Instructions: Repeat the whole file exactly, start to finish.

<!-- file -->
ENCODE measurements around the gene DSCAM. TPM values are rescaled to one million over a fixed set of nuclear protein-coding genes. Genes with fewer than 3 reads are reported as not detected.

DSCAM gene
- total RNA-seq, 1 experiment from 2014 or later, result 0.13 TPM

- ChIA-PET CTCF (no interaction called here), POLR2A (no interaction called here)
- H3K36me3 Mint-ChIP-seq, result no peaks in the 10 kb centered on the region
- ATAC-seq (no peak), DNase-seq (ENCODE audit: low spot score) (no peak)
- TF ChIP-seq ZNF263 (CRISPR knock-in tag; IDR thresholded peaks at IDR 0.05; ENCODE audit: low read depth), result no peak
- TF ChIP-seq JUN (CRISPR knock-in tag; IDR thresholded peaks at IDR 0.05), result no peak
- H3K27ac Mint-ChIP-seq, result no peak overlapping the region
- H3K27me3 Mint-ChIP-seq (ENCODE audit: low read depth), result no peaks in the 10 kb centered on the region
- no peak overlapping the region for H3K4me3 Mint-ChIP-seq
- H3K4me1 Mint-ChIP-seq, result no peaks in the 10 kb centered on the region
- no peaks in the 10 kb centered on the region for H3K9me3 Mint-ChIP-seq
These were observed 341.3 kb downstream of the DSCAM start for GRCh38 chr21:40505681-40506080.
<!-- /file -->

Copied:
ENCODE measurements around the gene DSCAM. TPM values are rescaled to one million over a fixed set of nuclear protein-coding genes. Genes with fewer than 3 reads are reported as not detected.

DSCAM gene
- total RNA-seq, 1 experiment from 2014 or later, result 0.13 TPM

- ChIA-PET CTCF (no interaction called here), POLR2A (no interaction called here)
- H3K36me3 Mint-ChIP-seq, result no peaks in the 10 kb centered on the region
- ATAC-seq (no peak), DNase-seq (ENCODE audit: low spot score) (no peak)
- TF ChIP-seq ZNF263 (CRISPR knock-in tag; IDR thresholded peaks at IDR 0.05; ENCODE audit: low read depth), result no peak
- TF ChIP-seq JUN (CRISPR knock-in tag; IDR thresholded peaks at IDR 0.05), result no peak
- H3K27ac Mint-ChIP-seq, result no peak overlapping the region
- H3K27me3 Mint-ChIP-seq (ENCODE audit: low read depth), result no peaks in the 10 kb centered on the region
- no peak overlapping the region for H3K4me3 Mint-ChIP-seq
- H3K4me1 Mint-ChIP-seq, result no peaks in the 10 kb centered on the region
- no peaks in the 10 kb centered on the region for H3K9me3 Mint-ChIP-seq
These were observed 341.3 kb downstream of the DSCAM start for GRCh38 chr21:40505681-40506080.